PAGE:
Predicting is difficult-especially about the future. So runs the old joke.
Difficult or not, though, predictions are necessary in the money game, and there's the rub.
It's tempting to think that a prudent approach to diversified investing relieves us of forecasting. Saying "no" to predictions is popular in financial planning circles, where the idea of peering into the future and then acting on the analysis is dismissed as market-timing. It's a reasonable view, but it's also a bit misleading.
Expecting to invest without forecasting is akin to planning a day of swimming and expecting you won't get wet. Every investment decision-or at least every reasonable investment decision-requires a forecast, an assumption, an expectation. The embedded bet on the future isn't always conspicuous, but it's there.
Asset allocation certainly isn't immune to this rule. Ultimately, there's a forecast behind every decision on how much to hold of this or that asset class and how to design the mix generally. The only question is whether the forecast is based on reasonable expectations, and that's where things get tricky.
Take the popular plan of crafting a strategic asset allocation and sticking with it through thick and thin, supplementing it only with periodic rebalancing back to the initial asset weights. It's a sensible strategy on the surface, one that sidesteps market timing in favor of a dispassionate plan for picking up risk premiums, much as if they were lying on the ground like acorns, awaiting collection. Yet so-called static asset allocation strategies are rooted in forecasting. These forecasts are arguably flawed, but they are forecasts nonetheless.
The rationale for static asset allocations are long-run historical returns-for example, the U.S. stock market's annualized 10% total return for the past 80 years, which investors use as if it were a window looking into future performance. Even if that held true in the long run-a debatable proposition-there's reason to wonder if it will hold over, say, the next ten or even 20 years.
Returns, after all, are volatile in the short run, a fact that's too easily overlooked when we rely on long-run history as a guide. Even the rolling-ten-year return for U.S. stocks has been something of a roller-coaster ride, ranging from an annualized 3% to nearly 18%. Waiting for salvation in the long run is a nice idea on paper, but as Keynes said, in the long run we're all dead. In the short term, meanwhile, stuff happens, as the current climate so painfully reminds.
The lesson is that the future looks different, sometimes radically different, depending on from where you are looking. If you ignore this fact while crafting your asset allocation, you're asking for trouble-for instance, if you built your plan in early 2008 while looking only at long-run historical results. Obviously, that design would be something less than optimal now.
Risk premiums appear to be stable over very long periods of time, but that's mostly an illusion if we adjust for the real-world time horizons of clients. In fact, these premiums vary through time, as a large and growing body of academic research and real-world evidence tell us. The only question is how best to manage money in a world where the premiums fluctuate. The basic answer is that investors shouldn't rely totally on static asset allocation strategies.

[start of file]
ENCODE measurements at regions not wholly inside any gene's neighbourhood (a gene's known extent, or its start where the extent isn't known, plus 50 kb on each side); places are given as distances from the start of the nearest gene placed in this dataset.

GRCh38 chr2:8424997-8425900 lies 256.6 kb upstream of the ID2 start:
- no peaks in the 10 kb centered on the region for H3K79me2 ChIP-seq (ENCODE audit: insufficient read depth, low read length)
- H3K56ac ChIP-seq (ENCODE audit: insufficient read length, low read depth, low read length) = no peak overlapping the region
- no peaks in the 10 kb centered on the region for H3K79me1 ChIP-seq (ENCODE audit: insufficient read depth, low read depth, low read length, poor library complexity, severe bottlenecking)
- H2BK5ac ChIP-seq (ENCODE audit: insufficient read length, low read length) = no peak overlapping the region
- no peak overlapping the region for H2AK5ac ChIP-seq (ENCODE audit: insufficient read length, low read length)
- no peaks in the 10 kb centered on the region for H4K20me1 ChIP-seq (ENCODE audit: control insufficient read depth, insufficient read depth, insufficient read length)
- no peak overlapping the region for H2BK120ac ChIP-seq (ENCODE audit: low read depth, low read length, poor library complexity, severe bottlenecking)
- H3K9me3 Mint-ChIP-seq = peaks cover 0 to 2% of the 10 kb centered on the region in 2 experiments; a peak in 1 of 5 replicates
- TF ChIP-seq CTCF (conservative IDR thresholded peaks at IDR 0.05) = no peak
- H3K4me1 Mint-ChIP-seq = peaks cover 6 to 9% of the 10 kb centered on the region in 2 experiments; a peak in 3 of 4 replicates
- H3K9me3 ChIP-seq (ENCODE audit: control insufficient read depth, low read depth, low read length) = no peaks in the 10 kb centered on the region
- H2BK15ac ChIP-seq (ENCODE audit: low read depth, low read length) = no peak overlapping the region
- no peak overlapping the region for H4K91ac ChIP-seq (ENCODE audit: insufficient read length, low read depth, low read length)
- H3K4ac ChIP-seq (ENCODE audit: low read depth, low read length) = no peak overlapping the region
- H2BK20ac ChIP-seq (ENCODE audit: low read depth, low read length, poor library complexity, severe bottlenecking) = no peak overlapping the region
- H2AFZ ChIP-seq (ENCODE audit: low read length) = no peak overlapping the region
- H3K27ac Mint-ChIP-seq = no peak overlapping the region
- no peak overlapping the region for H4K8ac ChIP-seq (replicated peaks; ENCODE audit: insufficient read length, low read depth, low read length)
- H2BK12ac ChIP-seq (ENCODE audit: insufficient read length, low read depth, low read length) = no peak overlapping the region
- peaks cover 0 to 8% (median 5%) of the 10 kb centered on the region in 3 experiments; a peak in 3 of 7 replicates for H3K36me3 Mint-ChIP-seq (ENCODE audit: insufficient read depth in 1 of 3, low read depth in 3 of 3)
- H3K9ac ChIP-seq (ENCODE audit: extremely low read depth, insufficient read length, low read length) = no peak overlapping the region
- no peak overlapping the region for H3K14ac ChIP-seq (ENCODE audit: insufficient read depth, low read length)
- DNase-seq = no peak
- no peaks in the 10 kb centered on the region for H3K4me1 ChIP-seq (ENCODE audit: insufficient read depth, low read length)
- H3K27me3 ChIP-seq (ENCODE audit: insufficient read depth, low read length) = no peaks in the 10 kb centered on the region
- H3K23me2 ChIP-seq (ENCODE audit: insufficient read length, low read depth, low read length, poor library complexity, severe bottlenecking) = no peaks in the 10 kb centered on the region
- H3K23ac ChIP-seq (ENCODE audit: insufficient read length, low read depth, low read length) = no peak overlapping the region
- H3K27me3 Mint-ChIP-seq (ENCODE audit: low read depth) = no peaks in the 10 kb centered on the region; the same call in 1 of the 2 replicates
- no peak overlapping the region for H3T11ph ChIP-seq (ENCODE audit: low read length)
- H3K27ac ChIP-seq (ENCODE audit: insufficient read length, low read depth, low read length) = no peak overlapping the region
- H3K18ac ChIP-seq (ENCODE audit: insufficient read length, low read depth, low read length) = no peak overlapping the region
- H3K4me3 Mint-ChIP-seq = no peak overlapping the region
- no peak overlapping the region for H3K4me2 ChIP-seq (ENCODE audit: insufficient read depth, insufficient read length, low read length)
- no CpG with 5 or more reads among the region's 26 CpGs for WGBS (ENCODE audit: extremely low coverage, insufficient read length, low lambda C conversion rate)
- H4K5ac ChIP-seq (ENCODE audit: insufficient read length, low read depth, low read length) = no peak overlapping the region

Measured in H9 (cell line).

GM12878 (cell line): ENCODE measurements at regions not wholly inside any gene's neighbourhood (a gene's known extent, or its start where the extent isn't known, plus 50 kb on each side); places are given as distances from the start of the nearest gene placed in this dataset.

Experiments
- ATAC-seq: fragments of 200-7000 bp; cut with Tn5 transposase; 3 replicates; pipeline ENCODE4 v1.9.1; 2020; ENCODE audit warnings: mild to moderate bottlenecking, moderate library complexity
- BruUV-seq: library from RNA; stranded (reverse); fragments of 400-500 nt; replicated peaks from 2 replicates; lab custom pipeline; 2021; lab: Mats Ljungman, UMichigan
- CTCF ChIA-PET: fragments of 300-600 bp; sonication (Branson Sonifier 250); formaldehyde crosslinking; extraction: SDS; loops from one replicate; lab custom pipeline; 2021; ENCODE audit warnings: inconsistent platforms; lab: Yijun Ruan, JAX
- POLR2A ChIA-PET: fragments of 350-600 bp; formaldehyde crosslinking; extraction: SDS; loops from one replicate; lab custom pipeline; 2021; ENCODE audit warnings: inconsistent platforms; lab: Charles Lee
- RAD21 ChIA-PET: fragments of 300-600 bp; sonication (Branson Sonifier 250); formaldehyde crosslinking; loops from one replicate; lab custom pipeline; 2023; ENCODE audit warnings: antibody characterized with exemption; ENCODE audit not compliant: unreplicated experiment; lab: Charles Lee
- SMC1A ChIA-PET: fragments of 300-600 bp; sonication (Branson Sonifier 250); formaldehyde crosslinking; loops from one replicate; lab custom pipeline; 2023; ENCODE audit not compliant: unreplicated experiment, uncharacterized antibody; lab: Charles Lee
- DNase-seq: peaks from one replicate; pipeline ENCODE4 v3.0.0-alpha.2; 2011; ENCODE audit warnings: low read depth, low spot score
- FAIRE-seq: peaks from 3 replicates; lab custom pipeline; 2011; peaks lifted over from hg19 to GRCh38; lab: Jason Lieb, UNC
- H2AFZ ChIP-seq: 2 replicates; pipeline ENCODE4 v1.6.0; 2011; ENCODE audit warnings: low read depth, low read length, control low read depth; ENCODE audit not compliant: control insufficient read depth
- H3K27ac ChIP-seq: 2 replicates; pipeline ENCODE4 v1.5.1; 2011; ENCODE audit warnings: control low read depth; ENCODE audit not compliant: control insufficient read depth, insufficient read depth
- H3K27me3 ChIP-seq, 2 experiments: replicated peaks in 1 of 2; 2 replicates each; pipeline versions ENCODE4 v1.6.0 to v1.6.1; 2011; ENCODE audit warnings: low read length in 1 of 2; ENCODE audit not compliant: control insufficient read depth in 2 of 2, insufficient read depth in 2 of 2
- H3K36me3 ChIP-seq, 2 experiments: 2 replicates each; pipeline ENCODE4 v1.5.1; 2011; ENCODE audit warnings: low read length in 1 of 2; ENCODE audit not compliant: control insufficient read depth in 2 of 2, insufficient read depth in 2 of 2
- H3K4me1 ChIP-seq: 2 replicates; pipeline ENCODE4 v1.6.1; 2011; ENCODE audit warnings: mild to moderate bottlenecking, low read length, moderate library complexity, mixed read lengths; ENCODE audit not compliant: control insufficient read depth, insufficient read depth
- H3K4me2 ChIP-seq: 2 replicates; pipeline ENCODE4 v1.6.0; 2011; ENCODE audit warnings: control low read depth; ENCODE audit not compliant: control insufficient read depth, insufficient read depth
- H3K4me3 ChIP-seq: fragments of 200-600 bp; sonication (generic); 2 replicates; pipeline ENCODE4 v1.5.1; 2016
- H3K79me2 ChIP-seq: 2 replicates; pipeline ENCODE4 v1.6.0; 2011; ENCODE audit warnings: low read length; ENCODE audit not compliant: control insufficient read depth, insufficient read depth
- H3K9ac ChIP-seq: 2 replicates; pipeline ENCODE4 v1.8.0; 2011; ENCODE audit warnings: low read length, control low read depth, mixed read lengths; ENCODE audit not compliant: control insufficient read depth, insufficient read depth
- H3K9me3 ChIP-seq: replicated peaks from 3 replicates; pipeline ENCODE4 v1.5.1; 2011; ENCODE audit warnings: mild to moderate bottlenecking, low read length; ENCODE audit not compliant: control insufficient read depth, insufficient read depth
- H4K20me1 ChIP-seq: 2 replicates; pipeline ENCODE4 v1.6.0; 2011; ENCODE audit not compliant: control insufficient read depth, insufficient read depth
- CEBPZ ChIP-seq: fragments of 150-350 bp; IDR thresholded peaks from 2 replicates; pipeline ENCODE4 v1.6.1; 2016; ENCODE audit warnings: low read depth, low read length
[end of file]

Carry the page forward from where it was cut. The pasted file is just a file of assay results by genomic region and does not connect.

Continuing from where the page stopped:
Consider the outcomes delivered by a diversified group of asset classes in the period from 2000 to 2002 and compare those with the dramatically different outcomes in 2008. Last year, stocks, corporate bonds, REITs and commodities suffered steep losses. Only government bonds bucked the trend with positive returns. But the previous bear market was a different animal entirely. Although stocks took a beating from 2000 to 2002, bonds, commodities and REITs posted handsome gains. Why the difference? Valuation was one reason, and arguably the dominant reason.
Consider that the U.S. stock market peaked in March 2000. At that point, yields on REITs traded at an enticing 8.3%, or well above the 6.3% for the benchmark 10-year Treasury note at the time. By contrast, U.S. stocks at the time posted a paltry trailing yield of less than 1.2%, based on monthly data for the S&P Composite-an all-time low. Over the course of the next three years, REITs rose nearly 44%, while U.S. stocks retreated by 40%.
There was no repeat performance last year, of course, when REITs tumbled 39%, exceeding even the steep 37% loss for U.S. stocks. Why the difference? Valuation once again appears to offer a clue. At the last peak for stocks in October 2007, the REIT yield was 4.2%-slightly below the 10-year Treasury's 4.5%. Was there a compelling case to buy REITs when a risk-free Treasury note offered a higher yield? Apparently not. REITs looked compelling in early 2000, but they seemed overpriced in late 2007. Then again, saying as much at the time was tantamount to being labeled a market timer.
Labels aside, ignoring the price of risk isn't a strategy; it's denial. Even worse, it courts trouble when you're managing asset allocation. It's easy to say that market timing is a loser's game, but the truth is that it's naïve to compare market timing with adjusting asset allocation based on the expected price of risk.
"What is crucial to the success of diversification is the price you pay for initiating exposure to different asset classes," says Adrian Cronje, director of asset allocation at Wilmington Trust. "At certain times, you're paid to assume risk; at other times you're not paid to assume risk."